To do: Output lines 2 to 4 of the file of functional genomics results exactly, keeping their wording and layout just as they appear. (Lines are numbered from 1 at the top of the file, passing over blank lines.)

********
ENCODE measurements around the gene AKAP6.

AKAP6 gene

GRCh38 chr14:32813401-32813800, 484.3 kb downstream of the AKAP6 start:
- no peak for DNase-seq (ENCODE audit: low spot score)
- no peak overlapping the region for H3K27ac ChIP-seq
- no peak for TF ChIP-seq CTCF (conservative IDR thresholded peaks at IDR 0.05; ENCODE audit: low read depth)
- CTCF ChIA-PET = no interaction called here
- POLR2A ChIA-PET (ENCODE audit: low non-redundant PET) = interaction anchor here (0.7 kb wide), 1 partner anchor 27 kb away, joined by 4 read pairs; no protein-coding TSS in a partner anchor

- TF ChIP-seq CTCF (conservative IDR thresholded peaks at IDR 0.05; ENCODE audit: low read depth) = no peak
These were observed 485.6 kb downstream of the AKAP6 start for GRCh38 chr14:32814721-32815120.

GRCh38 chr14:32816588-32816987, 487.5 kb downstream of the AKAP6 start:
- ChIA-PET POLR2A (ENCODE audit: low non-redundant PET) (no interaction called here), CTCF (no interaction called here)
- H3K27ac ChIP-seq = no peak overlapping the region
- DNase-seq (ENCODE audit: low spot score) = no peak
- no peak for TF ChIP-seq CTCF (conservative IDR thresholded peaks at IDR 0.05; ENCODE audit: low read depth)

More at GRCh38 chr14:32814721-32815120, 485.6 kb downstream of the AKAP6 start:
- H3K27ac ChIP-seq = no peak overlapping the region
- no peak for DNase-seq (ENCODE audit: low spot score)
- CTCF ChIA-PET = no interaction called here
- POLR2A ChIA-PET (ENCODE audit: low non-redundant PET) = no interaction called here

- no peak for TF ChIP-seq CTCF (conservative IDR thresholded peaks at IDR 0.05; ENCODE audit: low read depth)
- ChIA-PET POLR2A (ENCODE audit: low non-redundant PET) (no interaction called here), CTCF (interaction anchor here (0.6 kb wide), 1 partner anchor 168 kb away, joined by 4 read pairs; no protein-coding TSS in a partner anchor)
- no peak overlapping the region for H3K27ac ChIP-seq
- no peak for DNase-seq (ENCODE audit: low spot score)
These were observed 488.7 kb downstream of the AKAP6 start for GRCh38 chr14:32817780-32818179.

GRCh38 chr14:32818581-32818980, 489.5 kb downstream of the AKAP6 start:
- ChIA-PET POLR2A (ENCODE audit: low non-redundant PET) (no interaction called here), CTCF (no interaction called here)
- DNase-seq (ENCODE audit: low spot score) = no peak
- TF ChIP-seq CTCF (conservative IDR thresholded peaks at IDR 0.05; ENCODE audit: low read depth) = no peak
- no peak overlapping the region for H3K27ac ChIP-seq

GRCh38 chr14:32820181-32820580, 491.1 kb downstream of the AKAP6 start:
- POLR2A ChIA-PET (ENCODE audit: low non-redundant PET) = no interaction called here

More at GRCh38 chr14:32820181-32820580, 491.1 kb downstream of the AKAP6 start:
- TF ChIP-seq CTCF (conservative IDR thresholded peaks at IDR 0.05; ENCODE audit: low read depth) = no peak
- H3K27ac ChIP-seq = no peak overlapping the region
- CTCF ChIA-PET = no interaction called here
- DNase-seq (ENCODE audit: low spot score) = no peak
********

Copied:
AKAP6 gene

GRCh38 chr14:32813401-32813800, 484.3 kb downstream of the AKAP6 start:
- no peak for DNase-seq (ENCODE audit: low spot score)